Third, let’s talk about my experience seeing Mayhem live in St. Paul, Minnesota almost 20 years ago. It was, as I recall, my first “real” extreme metal show. I’m pretty sure I saw Morbid Angel open for Pantera and Soulfly in Cedar Rapids, Iowa, before this show, but every band on the bill was tr00 and kvlt. To be quite honest, with the exception of the amazing Mexican death metalers The Chasm, I can’t recall the openers, because I’m pretty sure they were all Twin Cities locals (which had an incredible underground metal scene in the late 1990s to early 2000s, my personal favorite being Anal Blast – more on them in a bit) who I never really followed up on, but there were five bands in total including Mayhem. I was treated to some of the truest metal I have ever seen in person, devoid of the rock star shenanigans I had become accustomed to seeing bands like Pantera, Anthrax, and Ozzy Osbourne previously. Yes, this was very early in my live metal life. Battle vests, beer, and blasphemy were the all on the menu in mass quantities and I was in heaven. I remember being extremely excited to see Mayhem and then being somewhat let down by what appeared to be a phoned-in live performance. The challenges the band faced may have been weighing on them. Securing visas to tour the states had posed problematic for the band, and their vocalist at the time, Maniac, was suffering from a broken arm preventing the band from bringing their best. Unfortunately, Mayhem not being all they were cracked up to be live has always stuck with me.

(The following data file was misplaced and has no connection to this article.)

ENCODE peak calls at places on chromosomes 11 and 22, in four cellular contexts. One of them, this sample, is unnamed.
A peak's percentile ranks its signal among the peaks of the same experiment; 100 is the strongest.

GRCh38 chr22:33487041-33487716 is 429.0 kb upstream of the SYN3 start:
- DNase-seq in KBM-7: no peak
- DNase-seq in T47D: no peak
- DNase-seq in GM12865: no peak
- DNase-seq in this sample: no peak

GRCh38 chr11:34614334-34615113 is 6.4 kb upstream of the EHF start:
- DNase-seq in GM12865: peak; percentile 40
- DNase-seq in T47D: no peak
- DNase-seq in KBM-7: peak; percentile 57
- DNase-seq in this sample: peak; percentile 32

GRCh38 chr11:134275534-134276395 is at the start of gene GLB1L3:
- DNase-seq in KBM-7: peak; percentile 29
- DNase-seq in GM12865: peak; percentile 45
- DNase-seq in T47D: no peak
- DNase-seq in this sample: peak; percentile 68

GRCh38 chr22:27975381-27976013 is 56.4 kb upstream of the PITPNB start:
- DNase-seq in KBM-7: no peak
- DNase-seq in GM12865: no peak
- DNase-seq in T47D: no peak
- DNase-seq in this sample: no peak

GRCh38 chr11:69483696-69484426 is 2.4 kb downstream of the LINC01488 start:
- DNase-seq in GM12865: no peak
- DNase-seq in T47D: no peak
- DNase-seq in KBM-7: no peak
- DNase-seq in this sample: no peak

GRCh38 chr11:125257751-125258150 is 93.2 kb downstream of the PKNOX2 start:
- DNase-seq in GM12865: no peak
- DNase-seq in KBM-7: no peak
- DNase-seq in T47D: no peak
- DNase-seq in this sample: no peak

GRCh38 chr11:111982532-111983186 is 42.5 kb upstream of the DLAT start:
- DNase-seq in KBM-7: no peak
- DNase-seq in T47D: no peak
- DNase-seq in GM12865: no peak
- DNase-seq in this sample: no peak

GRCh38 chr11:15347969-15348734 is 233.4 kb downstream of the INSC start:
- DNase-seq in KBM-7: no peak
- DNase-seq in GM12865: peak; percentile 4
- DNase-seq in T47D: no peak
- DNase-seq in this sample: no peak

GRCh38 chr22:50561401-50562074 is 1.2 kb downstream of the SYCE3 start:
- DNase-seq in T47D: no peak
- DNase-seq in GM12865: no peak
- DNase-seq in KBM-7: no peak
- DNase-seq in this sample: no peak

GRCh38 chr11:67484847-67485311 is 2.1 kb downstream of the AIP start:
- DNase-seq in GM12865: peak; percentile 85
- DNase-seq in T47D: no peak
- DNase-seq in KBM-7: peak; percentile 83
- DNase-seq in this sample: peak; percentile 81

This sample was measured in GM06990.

Now, I know I said that this show was one of my fondest metal memories, and it certainly was, largely thanks to the hospitality and debauchery of Anal Blast vocalist Don Decker. Back in those days, Decker owned a label/record store in Minneapolis called Nightfall Records, which I paid a visit to before the show. It really was a stateside Helvete (Euronymous’s legendary record shop/flop house), as it was a hub for extreme metal not only in the Twin Cities but for the entire lower 48. The first floor was a quaint record shop, pulsing with extreme metal being blared by Decker on his stereo system, and the upper floor was a vomit and urine soaked squatter’s apartment which hosted DIY shows and after parties. It was in Nightfall Records where Don proudly showed me Satyricon’s Nemesis Divina album and was all giddy at the sound of a sword being drawn on opening track “The Dawn of a New Age”.

After Mayhem’s performance in St. Paul, we sped down the highway, following a local we met at the show at breakneck speeds exceeding 100 miles per hour, to the after party in the upper level of Nightfall Records. Mayhem bassist Necrobutcher and drummer Hellhemmer made appearances, as did all the members of The Chasm. Beer and weed were consumed in mass quantities and a great time was had by all, despite Necrobutcher being a sloppy, obnoxious drunk. Which brings me to the next portion of this hit piece – and I’ll gladly call it that – where I just shit on Mayhem. No more steelmanning this band, no more weighing pros and cons. The fact of the matter is, Mayhem fucking sucks.